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Another volcano blows its stack and grounds flights

March 30, 2016 Headline News No Comments Email Email

egtmedia59Flights were grounded yesterday as a volcano blasted an ash plume high into commercial airspace.

This volcano is neither in Indonesia nor Iceland. Mount Pavlof, one of Alaska’s most active volcanoes, blasted into new life on Sunday, pumping a 11,300-metre ash cloud into the upper atmosphere.

The eruption has grounded flights and affected thousands of travellers.


Mt Pavlof erupts

Authorities are twitchy about Alaskan volcanoes. The eruption of another Alaskan volcano, Mount Redoubt, in December 1989 flamed out the jet engines of a KLM flight carrying 231 passengers. That plane, a B747-400 combi just six months old, lost power in all four engines and dropped more than two miles before pilots restarted the engines and landed safely. (See dramatic transcript below.)

The eruption on Sunday of Mt Pavlof forced Seattle-based Alaska Airlines to cancel 41 flights yesterday, affecting six cities in the state, including all flights to and from Fairbanks, the Guardian reported. Strong winds spread the plume over more than 650 kilometres. The airline said the cancelled flights affected 3300 passengers.

Alaska Airlines was running the following notice on its website yesterday:

Travel advisory: Pavlof volcano

Due to the recent Pavlof volcano eruption in the Aleutian Islands of Alaska, we are offering the following waiver if you prefer to change, postpone, or cancel your plans.

Travel To/From

All passengers with tickets to/from or through Nome, Kotzebue, Bethel, Deadhorse, Barrow, and Fairbanks

Tickets Purchased On/Before

March 28, 2016

Original Travel Dates

March 28, 2016 – March 29, 2016

Exception Policy

We will waive the change fees and the difference in the price of the ticket if the new travel is booked to or from the affected cities in the same cabin and completed on or before March 31, 2016. You may request a refund if you choose not to travel at all. Tickets must be exchanged or refunded on or before March 31, 2016. For more information, please visit our blog.

Additional Information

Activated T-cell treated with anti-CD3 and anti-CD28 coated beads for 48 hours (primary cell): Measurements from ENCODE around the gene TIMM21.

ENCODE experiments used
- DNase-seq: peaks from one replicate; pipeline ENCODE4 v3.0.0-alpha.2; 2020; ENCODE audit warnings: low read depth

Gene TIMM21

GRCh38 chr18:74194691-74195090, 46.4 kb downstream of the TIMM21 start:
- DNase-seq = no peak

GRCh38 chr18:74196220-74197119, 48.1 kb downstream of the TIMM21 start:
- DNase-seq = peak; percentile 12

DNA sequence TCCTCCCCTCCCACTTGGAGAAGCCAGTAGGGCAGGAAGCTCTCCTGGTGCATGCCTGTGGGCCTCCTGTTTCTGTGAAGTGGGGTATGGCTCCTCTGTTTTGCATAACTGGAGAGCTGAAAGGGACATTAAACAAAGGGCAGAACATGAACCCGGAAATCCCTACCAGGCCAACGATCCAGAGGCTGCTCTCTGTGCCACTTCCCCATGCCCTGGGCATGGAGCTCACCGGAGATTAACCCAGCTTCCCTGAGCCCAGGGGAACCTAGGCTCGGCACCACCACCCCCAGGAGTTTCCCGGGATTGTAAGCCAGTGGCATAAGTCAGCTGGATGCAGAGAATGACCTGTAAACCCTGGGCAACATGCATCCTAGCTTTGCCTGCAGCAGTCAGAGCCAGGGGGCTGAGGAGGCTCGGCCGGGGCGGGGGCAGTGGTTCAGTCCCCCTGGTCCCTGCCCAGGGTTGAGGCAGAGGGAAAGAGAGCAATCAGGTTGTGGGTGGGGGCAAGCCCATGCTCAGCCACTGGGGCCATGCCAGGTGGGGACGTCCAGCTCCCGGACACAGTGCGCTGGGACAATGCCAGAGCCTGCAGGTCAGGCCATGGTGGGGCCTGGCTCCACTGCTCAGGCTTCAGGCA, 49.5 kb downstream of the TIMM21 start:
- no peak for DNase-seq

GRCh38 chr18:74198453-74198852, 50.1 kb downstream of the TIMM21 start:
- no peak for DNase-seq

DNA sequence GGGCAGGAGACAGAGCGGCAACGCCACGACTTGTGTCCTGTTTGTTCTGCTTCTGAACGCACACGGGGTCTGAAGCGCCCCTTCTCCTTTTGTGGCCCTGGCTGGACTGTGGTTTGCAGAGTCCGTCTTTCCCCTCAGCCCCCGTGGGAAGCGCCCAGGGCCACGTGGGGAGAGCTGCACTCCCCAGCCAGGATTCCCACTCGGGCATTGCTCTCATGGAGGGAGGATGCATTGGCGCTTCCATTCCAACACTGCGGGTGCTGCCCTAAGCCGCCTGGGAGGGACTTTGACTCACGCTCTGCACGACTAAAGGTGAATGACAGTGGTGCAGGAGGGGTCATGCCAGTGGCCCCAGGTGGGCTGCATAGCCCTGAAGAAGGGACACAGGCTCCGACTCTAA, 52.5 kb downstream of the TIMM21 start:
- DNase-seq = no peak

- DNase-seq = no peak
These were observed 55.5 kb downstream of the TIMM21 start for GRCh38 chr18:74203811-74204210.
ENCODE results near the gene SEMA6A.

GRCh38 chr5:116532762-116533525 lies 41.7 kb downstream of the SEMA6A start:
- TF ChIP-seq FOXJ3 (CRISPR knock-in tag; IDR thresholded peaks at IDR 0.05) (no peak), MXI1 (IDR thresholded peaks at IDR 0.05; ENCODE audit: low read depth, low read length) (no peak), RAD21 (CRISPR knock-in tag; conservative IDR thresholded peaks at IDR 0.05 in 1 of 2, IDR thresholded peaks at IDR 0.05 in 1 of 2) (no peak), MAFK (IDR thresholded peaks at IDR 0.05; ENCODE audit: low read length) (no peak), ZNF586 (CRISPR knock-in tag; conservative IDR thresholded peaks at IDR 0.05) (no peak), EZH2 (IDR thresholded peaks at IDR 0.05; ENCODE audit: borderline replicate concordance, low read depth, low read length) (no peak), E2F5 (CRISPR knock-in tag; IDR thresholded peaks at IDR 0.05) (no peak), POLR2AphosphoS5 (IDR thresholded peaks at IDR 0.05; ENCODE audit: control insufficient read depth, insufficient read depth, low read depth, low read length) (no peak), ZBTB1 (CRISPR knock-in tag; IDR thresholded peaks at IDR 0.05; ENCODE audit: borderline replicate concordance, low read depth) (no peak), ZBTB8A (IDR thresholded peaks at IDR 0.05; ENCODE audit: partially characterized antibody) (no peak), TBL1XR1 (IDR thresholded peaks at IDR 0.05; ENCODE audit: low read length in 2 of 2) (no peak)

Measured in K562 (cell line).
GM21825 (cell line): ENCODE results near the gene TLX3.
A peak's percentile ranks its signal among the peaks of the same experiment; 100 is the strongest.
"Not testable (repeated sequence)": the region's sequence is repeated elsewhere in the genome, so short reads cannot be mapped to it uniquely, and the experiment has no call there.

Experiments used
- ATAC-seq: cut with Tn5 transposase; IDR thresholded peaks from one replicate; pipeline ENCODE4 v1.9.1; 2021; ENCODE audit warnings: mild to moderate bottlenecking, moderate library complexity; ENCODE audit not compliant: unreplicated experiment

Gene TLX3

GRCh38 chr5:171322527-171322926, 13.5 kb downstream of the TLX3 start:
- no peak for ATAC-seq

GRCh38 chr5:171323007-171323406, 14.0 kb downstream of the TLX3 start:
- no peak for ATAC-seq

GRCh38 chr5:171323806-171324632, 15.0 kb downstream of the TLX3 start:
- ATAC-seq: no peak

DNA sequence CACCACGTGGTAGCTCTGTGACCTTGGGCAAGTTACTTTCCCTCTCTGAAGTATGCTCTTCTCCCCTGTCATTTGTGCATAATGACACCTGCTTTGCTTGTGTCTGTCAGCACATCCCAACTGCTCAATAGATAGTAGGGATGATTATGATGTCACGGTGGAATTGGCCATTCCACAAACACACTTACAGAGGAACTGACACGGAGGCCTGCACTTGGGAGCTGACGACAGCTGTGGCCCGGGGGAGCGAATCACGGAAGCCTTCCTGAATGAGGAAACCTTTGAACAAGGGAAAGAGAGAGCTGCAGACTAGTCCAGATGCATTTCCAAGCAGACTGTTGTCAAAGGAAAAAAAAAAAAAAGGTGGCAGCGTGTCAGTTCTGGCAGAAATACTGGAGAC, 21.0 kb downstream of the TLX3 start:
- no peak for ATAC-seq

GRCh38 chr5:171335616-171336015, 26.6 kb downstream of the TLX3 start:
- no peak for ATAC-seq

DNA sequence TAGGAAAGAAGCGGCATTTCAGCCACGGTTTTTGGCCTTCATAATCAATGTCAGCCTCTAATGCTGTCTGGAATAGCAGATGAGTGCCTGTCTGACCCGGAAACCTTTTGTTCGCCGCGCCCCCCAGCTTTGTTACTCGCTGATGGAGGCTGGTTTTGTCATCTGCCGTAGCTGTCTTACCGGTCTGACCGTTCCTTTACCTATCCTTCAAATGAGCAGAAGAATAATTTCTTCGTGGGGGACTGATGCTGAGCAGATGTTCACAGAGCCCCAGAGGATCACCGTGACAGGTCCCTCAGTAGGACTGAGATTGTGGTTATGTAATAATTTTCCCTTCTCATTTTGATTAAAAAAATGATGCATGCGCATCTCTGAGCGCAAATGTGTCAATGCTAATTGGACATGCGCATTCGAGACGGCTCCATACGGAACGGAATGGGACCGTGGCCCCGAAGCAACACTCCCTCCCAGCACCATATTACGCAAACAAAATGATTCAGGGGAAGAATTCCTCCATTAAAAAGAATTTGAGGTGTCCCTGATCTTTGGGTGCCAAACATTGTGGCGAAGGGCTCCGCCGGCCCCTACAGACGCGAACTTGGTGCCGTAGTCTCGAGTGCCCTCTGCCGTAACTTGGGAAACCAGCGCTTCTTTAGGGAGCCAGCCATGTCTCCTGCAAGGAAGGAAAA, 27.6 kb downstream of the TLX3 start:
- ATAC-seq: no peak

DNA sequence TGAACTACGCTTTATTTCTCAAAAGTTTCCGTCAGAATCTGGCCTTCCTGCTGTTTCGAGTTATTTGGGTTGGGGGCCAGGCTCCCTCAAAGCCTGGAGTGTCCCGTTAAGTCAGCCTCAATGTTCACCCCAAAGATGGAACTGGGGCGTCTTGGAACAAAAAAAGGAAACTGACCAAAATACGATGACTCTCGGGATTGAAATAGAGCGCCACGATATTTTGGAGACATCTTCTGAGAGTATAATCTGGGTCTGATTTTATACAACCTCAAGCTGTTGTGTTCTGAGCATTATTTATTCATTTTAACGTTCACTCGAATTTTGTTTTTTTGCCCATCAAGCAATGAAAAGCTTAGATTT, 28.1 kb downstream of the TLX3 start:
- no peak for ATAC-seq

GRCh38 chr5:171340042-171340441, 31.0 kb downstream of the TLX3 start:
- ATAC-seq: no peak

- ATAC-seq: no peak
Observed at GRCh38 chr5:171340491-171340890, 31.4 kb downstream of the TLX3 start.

• Minors traveling unaccompanied will not be accepted into or through the affected cities during this period.
  • Pets traveling in the hold or shipped via Alaska – Air Cargo will not be accepted on flights to/from the affected cities during this period.
  • Passenger traveling with their pets in the cabin will be accepted on flights to/from the above cities.
  • Hotel/Food/Ground Transportation amenities will not be provided by Alaska Airlines.

As always, we advise you to check your flight status before departure. If your flight has been affected, you may rebook your flight, apply for a refund or call Alaska Airlines Reservations at 1-800-252-7522 (if calling from within Mexico, call 001-800-252-7522).

Sign up for Trip Alerts or Flight Status Alerts and we’ll notify you of any last minute delays, cancellations, or gate changes on your flights by email or text message.

Finally, for aviation enthusiasts, the following edited transmissions took place between Anchorage Centre, the air traffic control facility for that region, and KLM flight 867, a Boeing 747-400 combi, just six months old, flying from Amsterdam to Narita, during the eruption of Mount Redoubt in December 1989:

Pilot: KLM 867 heavy is reaching level 250 heading 140.

Anchorage Centre: Okay, Do you have good sight on the ash plume at this time?

Pilot: Yeah, it’s just cloudy it could be ashes. It’s just a little browner than the normal cloud.

Pilot: We have to go left now: it’s smoky in the cockpit at the moment, sir.

Anchorage Centre: KLM 867 heavy, roger, left at your discretion.

Pilot: Climbing to level 390, we’re in a black cloud, heading 130.

Pilot: KLM 867 we have flame out all engines and we are descending now!

Anchorage Centre: KLM 867 heavy, Anchorage?

Pilot: KLM 867 heavy, we are descending now: we are in a fall!

Pilot: KLM 867, we need all the assistance you have, sir. Give us radar vectors please!

As noted above, the plane landed safely after falling two miles. All four of its engines failed and pilots managed to restart them.

Written by Peter Needham

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